A new study has found that the likelihood of extreme temperatures that can affect crop yields has increased significantly in wheat-producing regions of the United States and China.

The results predict that extreme heat waves that used to occur about once every 100 years — most recently in 1981 — are now likely to occur once every 6 years in the Midwestern Wheat Region of the United States and once every 16 years in northeastern China.

In a study published June 2 in the journal Climate and Atmospheric Science, the authors assessed the worst-case scenario in which extreme weather hits two of the world's most important breadbasket regions in the same year, harming global food security through wheat shortages for importing countries.

High heat waves can occur once every 16 years in wheat producing areas in northeast China (Shutterstock)

Stress the global food system

Extreme weather conditions push the winter wheat crop beyond the physiological endurance of plants, so the coincidence of this effect on global wheat regions in multiple regions simultaneously – a possible scenario under recently observed climatic conditions – could strain the global food system in dangerous ways.

According to lead author Erin Koghlan, associate professor of climate science at Tufts University, the study aims to draw the attention of political leaders and decision-makers to the need to respond to this problem by clarifying the degree of vulnerability of the crop, so that they can prepare for the aftermath of the crisis.

Coghlan explained – in a statement to Al Jazeera Net – that one of the problems that hinder the response to such natural crises is the poverty of imagination in terms of visualizing the size of the disaster or expecting the results, and then developing strategies to be followed to face these consequences and build a more flexible response system.

Climate change is disrupting food production worldwide. This year, delays in the rainy season in Henan Province (the largest province of China's wheat province) have complicated grain harvesting efforts that have already been damaged by wet weather.

In the new study, the researchers designed climate models for the U.S. Midwest and northeastern China, then compared the results with the known physiological tolerance of winter wheat grown in those regions.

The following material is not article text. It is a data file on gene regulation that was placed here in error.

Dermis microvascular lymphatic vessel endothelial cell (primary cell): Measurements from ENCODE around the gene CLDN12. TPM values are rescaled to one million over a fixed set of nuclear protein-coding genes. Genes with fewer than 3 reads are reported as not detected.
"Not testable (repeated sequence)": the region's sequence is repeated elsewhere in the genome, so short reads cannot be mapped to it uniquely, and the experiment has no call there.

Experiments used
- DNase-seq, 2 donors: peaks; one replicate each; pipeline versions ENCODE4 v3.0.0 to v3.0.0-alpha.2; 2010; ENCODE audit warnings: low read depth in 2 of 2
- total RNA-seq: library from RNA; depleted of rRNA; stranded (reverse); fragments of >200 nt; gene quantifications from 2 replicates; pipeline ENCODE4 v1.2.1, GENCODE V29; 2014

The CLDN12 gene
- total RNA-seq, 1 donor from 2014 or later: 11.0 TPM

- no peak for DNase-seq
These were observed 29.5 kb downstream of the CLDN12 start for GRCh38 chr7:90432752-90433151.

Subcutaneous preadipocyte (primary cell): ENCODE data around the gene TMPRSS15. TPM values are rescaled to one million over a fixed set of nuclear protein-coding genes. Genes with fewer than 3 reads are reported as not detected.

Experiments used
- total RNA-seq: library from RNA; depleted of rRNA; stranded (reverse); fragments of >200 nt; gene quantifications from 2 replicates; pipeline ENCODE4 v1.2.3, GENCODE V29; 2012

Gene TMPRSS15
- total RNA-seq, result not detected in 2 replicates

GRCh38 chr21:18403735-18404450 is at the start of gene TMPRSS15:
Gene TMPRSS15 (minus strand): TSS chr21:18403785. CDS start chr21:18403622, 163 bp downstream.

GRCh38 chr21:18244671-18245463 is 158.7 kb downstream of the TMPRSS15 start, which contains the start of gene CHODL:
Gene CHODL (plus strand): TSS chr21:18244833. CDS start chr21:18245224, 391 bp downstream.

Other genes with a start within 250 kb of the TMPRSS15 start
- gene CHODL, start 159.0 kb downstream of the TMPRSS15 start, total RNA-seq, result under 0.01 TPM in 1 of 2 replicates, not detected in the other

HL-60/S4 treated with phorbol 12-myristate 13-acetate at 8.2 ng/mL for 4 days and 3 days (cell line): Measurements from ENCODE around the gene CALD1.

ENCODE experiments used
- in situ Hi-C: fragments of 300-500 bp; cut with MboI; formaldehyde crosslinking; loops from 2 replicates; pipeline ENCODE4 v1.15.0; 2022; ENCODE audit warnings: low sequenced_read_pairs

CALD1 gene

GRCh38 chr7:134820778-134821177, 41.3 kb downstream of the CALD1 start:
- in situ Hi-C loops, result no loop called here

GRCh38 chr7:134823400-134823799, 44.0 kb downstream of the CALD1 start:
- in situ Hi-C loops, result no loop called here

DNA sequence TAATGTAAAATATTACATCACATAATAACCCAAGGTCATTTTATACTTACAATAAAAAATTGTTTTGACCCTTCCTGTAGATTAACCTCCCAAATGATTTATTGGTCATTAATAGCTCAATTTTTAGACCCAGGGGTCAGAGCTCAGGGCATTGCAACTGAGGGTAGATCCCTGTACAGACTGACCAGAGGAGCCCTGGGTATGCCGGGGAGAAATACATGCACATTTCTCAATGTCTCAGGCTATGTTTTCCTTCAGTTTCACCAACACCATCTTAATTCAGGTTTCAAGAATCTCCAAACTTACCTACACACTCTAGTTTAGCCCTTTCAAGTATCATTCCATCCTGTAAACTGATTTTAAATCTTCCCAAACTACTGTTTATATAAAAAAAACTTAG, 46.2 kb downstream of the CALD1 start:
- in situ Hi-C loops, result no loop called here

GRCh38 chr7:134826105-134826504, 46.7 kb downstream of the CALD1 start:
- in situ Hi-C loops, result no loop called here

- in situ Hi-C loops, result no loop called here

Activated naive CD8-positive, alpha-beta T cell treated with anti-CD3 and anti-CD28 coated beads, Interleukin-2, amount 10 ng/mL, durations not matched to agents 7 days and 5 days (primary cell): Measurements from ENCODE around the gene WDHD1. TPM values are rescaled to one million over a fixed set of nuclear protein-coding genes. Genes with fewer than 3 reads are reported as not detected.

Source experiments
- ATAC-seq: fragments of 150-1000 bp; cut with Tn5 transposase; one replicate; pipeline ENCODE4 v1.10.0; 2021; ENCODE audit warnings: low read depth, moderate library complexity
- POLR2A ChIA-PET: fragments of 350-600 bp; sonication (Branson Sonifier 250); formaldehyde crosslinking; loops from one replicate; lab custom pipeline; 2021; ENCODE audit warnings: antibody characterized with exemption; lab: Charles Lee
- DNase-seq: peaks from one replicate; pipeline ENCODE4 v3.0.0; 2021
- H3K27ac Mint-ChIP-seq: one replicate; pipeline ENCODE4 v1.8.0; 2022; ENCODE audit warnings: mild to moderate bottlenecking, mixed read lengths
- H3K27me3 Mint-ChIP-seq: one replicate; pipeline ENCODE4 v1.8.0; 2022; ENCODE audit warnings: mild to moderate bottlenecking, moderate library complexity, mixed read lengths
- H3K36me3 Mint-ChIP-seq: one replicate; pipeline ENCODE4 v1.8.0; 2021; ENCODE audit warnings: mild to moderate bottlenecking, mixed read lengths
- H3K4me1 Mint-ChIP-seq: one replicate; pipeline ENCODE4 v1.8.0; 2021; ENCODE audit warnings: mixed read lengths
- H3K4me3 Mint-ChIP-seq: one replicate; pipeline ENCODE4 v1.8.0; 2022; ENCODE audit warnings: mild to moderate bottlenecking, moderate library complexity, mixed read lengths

Extreme heat waves can occur once every 6 years in the U.S. Midwestern wheat producing region (Shutterstock)

Threat Assessment

According to the findings, high temperatures in the spring can slow wheat growth, as well as cause the breakdown of key enzymes within the plant, Coughlan explains. "Physiologically, if a plant is exposed to unprecedented heat waves larger than the events we have seen in the past, it could be devastating for wheat crops."

The study's lead author draws attention to the fact that the findings provide a sound scientific way to assess threats to our food system that fall outside the historical record of known environmental threats.

Although the climate models used in the research did not detect a strong relationship between heat wave patterns in the US Midwest and northeastern China, the researcher stresses that the reason for the seriousness of the problem lies in the fact that these events coincide in China and the United States in the same year, and thus the damage occurs, according to a press release published on the Eurek Alert website.

This synchronization is expected to lead to a gap in wheat availability and, consequently, a global rise in prices as a result of increased demand and supply shortages.

The researchers suggest that we must consider these kinds of threats and the possibility that extreme weather events could lead to more frequent food shocks on a global scale.